For her first solo exhibition in the U.S., Scottish artist Morag Keil presented a meditation on property and authorship in the digital age. Keil treats her shows as visual essays, and this one—titled “Would you eat your friends?”—centered on how networks can facilitate a kind of metaphoric cannibalism, whether it’s the art world’s historicization of appropriation as a conceptual strategy or the Internet’s offering of vast, easily accessible content that can be recycled in endless ways.
Keil has previously exhibited videos, audio pieces and elaborate sculptural tableaux, but here she offered mostly paintings and photographs (all works 2014). There was not much visual pleasure to be found, as the uniting aesthetic gesture was that of the purposefully sloppy copy. The photographic works consist of inkjet prints of what look like pixelated screen captures, including one of a computer desktop featuring a low-resolution background image of a controversial 1989 United Colors of Benetton advertisement, in which a black woman is shown breastfeeding a white baby. At the back of the gallery hung a painting of a winking pair of eyes that appear to have been hurriedly stenciled from a clip-art image. On a pedestal in front of this canvas, Mock Tudor House—a found plastic toy house that the artist painted with thick, wavering brown lines that suggest the timber frames of Tudor-style homes—seems similarly slapdash. The crude production of these works serves to highlight the ease and casualness with which material is copied and disseminated today.
The most visually appealing works were from a series modeled on Warhol’s famous “Oxidation” paintings of the late 1970s, which themselves parody Jackson Pollock’s drip paintings. Like Warhol’s works, Keil’s “Piss Paintings” are coppery surfaces featuring haunting abstract shapes of oxidation produced by urinating on the painted canvases. Urine appeared again, in a streetside puddle, in the photographic print Piss Tabloid; the print was hung as part of a grid of images that mixed anonymous residential interiors, blurry window views, street scenes and advertisements. One advertisement, for a London-based real estate firm that urges readers to “sell your home with us for only one pound,” points to a thematic concern explored throughout the exhibition: the ways in which forms of property are produced. Copying, urinating, marking, selling and buying are all actions that create property—whether intellectual, land-based or personal.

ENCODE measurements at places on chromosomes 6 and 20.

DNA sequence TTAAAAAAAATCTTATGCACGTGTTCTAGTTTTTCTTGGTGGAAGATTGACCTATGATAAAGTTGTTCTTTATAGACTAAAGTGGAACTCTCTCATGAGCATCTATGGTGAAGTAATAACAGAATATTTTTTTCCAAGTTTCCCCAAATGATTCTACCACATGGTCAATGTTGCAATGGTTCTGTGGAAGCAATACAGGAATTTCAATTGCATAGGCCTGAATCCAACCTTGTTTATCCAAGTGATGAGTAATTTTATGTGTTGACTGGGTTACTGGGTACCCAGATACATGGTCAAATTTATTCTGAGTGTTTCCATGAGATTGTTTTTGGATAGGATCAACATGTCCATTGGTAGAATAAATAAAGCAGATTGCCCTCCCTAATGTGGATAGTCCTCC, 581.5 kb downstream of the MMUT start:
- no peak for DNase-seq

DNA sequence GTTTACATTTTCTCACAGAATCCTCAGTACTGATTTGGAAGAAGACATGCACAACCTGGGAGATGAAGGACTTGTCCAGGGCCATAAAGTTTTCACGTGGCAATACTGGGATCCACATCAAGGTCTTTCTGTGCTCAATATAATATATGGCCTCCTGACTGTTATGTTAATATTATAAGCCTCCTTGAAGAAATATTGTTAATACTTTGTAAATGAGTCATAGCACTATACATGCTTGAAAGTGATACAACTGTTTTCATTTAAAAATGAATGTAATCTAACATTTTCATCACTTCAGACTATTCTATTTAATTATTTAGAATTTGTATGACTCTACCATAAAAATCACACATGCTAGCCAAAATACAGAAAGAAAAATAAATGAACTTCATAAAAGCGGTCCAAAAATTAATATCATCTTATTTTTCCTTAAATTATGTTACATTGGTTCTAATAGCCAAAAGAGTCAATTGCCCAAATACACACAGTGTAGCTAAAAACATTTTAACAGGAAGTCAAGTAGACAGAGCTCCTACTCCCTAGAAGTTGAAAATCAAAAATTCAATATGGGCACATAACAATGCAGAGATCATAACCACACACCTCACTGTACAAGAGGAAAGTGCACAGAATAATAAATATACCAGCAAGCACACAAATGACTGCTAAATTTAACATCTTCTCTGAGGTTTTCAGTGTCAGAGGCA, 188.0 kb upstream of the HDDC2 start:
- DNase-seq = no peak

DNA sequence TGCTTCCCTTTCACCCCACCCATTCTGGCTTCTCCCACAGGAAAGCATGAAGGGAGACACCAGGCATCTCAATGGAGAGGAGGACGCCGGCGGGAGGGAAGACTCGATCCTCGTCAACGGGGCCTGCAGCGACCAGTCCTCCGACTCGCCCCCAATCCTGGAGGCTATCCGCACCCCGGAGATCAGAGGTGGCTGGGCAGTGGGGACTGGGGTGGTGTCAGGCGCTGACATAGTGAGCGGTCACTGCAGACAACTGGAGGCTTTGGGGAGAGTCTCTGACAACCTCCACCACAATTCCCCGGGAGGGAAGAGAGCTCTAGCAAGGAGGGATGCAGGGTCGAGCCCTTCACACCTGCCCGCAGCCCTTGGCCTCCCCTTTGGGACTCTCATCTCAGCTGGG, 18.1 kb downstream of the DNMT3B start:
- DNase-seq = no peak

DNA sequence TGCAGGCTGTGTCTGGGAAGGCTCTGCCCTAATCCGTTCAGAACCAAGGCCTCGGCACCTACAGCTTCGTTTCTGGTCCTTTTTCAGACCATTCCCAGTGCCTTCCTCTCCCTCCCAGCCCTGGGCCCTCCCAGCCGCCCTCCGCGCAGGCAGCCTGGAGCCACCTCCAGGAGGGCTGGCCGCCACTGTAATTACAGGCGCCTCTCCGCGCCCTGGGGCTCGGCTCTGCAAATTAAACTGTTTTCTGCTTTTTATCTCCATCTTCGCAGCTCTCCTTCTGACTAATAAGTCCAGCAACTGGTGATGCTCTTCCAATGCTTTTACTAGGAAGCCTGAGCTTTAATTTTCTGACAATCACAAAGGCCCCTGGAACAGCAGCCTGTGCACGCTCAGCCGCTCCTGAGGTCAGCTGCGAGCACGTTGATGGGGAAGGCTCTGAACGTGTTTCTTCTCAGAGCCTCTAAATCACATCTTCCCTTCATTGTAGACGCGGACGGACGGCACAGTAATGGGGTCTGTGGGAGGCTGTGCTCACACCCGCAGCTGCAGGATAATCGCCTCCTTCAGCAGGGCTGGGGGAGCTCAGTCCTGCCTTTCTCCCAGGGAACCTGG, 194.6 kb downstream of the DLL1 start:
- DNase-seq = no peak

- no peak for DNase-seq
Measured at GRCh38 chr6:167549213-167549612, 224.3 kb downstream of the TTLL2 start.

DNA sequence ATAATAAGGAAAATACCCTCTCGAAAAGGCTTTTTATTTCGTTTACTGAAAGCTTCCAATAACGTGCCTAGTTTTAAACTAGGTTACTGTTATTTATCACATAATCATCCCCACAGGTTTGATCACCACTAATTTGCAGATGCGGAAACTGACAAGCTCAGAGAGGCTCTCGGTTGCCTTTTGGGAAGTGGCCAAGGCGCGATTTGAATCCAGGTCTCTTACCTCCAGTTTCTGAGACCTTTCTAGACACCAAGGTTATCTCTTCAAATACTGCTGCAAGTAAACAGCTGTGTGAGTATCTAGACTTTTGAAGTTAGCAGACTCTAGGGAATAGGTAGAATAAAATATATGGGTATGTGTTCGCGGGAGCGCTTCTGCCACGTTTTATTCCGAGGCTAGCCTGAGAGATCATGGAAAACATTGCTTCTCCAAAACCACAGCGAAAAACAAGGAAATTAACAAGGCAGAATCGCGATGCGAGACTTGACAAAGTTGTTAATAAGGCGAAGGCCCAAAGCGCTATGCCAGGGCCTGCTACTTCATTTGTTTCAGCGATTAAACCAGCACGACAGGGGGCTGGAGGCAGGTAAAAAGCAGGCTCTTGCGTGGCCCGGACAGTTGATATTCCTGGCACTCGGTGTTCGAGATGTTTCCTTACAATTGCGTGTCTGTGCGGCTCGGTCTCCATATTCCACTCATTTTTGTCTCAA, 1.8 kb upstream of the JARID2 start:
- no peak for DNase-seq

Partway through the exhibition’s run, Keil added a video consisting of footage taken in the gallery, including snippets from a talk she gave about the work. Visitors are seen entering and leaving the space, checking their phones and listening to the artist. The camera moves through the gallery, lingering on works here and there and providing glimpses of the back office and the bathroom. The video thus captures the experience of visiting the exhibition, but it also compresses it, making it portable and shareable through the same channels that delivered much of Keil’s source material. A copy plays on the gallery’s website, available for anyone to rip, alter and circulate.